This shortsighted approach overlooks many things, the first of which is the obvious waste of money. It’s important to ask yourself if the asset is really worth the fight. Divorce leaves most people with fewer assets than they had during marriage – why spend what you have left on attorney’s fees? It also overlooks the possibility that with more property on hand, the other spouse will be able to contribute to college costs and other child-related expenses. Finally, property allocated to your spouse may also reduce the need for alimony.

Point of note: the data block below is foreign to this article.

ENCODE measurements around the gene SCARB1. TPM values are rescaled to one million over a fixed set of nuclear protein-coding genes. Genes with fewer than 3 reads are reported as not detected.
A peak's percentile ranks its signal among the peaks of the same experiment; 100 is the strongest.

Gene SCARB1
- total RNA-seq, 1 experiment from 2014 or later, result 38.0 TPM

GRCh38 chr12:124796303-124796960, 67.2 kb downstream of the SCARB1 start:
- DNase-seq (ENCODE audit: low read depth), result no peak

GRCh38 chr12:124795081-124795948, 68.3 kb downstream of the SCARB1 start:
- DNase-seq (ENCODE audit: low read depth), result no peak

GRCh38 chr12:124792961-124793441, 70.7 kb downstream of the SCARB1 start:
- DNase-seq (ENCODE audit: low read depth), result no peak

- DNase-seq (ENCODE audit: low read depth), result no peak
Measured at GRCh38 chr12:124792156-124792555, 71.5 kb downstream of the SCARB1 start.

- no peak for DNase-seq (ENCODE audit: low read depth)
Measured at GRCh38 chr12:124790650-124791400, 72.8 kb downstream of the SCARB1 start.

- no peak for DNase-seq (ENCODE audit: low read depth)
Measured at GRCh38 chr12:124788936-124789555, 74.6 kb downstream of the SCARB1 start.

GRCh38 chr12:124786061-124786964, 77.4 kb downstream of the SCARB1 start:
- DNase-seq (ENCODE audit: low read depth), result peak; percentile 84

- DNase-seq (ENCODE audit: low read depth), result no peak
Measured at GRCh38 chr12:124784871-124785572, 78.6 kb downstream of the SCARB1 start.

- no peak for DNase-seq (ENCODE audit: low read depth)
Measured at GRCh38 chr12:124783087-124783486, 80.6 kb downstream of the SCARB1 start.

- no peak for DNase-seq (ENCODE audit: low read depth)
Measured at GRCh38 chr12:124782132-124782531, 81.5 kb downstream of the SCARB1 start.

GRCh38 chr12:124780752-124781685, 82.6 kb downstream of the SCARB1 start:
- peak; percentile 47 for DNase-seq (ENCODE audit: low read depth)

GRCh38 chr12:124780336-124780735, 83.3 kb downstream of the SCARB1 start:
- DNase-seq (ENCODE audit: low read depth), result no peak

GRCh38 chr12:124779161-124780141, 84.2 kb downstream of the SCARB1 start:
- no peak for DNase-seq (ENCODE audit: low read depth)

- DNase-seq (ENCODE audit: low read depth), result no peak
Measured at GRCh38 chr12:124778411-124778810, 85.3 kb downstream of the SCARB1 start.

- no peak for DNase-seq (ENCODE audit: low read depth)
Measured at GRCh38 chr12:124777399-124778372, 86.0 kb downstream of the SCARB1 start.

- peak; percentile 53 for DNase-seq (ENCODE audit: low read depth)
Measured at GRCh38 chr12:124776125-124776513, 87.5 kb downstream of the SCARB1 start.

The summons is a simple legal notice that a divorce action has been commenced by the petitioner and advising how long the respondent has to serve an "answer" to the petition. It also contains a preliminary restraining order, preventing changes in insurance coverage and the disposition of property, except for the necessities of life or in the ordinary course of business. In Minnesota, unless the petitioner agrees to an extension the answer must be served within thirty days. If you ignore the service of a summons and petition for a longer period of time, the petitioner may serve a motion with the court requesting that default judgment be entered. This judgment will not only immediately dissolve the marriage terminating certain rights you have as a married person to rights such as health insurance. It may also result in the moving party being awarded rights and interests in property, as well as the loss by the respondent to certain rights, such as spousal maintenance (alimony) without the respondent having the opportunity to respond and defend their rights. While there are cases in which the court will subsequently set aside a default judgment, it is very important that you retain a lawyer to respond to a summons and petition within thirty days. Sometimes that response may be as simply as an agreement from the petitioner's attorney to extend the thirty day period to answer the petition.